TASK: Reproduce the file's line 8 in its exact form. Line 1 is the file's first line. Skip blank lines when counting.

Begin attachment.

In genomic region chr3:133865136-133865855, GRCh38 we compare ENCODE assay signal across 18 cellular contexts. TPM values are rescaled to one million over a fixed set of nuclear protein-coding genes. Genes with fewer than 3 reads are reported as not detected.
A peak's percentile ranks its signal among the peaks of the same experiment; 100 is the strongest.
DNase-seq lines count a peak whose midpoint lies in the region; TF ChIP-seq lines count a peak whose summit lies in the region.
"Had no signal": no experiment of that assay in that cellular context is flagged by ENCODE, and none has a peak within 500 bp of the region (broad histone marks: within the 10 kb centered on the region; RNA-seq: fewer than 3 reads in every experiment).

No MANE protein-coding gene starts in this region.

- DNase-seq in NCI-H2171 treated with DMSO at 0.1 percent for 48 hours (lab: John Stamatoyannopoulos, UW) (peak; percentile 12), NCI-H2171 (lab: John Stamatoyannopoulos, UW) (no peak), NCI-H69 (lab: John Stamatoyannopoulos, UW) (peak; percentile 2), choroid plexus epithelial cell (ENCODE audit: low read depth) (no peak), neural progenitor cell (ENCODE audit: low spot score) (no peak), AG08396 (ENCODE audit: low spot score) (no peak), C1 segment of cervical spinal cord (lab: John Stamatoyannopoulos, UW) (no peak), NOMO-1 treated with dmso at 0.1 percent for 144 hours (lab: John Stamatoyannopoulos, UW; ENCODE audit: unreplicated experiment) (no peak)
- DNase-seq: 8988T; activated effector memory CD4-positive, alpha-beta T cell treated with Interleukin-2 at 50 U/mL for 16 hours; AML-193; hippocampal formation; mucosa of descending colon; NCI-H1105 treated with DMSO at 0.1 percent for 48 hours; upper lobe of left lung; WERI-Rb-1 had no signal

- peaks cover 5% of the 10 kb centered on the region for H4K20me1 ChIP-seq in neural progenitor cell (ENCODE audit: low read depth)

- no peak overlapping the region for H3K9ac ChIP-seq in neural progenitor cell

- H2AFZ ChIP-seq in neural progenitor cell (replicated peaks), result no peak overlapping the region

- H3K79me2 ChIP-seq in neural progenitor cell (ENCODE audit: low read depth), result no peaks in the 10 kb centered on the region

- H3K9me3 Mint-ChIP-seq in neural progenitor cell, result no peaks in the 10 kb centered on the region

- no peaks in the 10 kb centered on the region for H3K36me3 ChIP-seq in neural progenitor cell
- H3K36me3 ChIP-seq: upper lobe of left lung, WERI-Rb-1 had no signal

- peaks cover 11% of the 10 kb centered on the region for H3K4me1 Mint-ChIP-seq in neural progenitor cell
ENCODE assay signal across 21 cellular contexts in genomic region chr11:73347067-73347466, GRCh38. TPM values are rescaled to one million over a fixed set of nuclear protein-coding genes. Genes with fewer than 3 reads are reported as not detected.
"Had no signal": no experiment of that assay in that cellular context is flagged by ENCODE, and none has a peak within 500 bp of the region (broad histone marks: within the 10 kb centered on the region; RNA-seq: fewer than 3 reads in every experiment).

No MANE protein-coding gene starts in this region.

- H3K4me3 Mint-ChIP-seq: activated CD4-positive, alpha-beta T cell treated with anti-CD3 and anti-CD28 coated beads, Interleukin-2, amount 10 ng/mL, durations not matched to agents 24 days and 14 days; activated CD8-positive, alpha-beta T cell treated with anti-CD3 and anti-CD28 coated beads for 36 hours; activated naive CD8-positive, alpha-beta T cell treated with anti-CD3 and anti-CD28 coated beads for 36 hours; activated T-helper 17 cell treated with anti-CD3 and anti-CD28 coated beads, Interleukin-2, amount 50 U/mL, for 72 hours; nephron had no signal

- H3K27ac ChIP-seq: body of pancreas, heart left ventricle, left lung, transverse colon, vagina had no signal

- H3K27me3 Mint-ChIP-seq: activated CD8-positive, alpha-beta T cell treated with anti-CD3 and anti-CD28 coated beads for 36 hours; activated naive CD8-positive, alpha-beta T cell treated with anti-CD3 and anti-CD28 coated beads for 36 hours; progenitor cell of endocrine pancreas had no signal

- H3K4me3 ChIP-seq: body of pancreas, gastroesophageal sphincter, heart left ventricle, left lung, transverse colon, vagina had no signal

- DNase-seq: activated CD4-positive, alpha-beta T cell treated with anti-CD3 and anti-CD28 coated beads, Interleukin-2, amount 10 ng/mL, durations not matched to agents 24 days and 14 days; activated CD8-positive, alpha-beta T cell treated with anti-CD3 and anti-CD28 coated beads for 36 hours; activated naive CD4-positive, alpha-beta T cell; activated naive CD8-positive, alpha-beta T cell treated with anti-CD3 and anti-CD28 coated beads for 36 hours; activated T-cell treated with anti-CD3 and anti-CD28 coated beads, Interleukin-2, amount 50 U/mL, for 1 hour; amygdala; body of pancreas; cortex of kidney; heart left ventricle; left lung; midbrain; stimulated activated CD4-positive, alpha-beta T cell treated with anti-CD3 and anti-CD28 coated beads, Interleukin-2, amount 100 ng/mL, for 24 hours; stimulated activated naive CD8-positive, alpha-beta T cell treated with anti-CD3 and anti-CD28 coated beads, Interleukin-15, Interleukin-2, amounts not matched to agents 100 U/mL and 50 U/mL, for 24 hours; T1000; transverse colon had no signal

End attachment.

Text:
- peaks cover 5% of the 10 kb centered on the region for H4K20me1 ChIP-seq in neural progenitor cell (ENCODE audit: low read depth)